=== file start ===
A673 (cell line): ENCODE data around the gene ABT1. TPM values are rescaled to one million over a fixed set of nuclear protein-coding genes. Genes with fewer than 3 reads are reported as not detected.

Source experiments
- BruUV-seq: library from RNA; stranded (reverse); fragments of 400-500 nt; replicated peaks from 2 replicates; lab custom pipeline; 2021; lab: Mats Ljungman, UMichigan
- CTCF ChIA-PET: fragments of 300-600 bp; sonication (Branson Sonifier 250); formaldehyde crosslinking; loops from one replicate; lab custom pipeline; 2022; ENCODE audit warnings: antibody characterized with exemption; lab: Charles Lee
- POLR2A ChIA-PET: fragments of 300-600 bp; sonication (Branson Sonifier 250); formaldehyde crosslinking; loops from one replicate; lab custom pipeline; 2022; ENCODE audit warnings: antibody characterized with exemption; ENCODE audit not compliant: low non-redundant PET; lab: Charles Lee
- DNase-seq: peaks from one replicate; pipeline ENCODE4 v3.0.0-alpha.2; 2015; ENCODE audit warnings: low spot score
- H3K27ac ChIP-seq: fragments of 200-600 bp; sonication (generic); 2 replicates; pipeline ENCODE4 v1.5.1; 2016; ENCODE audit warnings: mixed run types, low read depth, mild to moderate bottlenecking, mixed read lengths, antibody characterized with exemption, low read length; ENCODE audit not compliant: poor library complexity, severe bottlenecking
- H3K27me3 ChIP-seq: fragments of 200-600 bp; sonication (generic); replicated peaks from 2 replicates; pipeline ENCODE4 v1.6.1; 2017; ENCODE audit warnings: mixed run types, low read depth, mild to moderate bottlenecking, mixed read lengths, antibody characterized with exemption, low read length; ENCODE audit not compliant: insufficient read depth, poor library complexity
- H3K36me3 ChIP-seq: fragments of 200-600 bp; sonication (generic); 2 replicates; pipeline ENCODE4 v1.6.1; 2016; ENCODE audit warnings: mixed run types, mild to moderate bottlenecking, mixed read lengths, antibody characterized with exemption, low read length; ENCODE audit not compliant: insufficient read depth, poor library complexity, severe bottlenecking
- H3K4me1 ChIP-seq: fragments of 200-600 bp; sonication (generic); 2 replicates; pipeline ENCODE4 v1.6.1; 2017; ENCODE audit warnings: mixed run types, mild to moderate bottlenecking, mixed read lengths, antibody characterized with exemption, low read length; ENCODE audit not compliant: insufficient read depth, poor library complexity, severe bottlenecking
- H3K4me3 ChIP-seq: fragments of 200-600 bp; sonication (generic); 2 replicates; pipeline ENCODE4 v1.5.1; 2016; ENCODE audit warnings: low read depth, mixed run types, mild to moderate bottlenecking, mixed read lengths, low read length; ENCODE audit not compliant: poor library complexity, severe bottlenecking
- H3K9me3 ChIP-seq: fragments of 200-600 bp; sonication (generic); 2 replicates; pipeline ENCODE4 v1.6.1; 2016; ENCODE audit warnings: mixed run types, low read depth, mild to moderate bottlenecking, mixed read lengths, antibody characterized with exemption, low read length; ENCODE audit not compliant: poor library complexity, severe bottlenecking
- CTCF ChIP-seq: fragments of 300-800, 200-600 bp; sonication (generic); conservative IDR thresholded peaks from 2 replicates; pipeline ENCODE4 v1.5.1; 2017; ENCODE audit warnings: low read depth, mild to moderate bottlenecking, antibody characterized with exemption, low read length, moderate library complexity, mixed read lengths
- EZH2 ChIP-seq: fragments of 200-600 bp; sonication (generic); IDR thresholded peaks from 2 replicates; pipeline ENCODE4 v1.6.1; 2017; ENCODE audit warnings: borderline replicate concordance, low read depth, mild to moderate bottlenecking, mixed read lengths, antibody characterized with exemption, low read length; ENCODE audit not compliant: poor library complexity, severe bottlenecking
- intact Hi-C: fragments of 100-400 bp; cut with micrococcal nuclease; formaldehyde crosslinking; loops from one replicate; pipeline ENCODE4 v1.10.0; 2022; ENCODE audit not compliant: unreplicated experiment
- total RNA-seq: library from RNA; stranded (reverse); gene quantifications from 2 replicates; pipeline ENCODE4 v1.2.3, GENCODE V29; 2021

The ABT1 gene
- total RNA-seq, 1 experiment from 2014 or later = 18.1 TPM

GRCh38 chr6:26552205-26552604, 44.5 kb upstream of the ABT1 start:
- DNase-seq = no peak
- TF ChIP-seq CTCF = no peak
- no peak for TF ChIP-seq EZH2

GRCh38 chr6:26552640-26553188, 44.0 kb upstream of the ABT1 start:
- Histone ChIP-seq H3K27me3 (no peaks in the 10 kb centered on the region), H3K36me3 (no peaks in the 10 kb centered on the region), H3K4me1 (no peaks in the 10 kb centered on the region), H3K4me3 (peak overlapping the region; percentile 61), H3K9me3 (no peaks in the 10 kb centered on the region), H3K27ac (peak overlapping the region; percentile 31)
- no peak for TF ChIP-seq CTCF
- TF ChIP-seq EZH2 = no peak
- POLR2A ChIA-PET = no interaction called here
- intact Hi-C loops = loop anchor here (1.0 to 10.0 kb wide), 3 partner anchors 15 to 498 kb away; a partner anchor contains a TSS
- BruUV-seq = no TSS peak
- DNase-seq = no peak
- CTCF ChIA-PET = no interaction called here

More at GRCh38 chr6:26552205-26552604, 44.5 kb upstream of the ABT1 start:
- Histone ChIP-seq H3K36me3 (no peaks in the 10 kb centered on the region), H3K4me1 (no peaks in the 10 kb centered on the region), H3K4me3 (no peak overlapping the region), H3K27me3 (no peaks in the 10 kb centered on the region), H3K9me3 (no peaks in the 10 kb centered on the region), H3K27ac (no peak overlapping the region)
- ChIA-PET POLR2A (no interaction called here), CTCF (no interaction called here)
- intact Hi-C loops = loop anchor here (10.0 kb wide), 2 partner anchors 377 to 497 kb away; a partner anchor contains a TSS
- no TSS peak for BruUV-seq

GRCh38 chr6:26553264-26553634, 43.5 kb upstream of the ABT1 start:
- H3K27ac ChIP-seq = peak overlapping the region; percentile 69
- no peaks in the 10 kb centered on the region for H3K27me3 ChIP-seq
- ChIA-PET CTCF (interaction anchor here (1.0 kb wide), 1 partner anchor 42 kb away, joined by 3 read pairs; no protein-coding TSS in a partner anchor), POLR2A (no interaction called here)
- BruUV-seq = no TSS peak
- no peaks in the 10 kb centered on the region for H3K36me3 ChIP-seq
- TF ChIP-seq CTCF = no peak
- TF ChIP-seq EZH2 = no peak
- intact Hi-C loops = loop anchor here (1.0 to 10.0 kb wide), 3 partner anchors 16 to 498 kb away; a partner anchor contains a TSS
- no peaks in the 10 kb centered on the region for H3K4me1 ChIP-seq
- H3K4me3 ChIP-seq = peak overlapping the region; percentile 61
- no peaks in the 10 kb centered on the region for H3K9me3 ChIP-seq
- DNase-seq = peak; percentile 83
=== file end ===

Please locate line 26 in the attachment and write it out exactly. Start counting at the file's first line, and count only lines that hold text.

- TF ChIP-seq EZH2 = no peak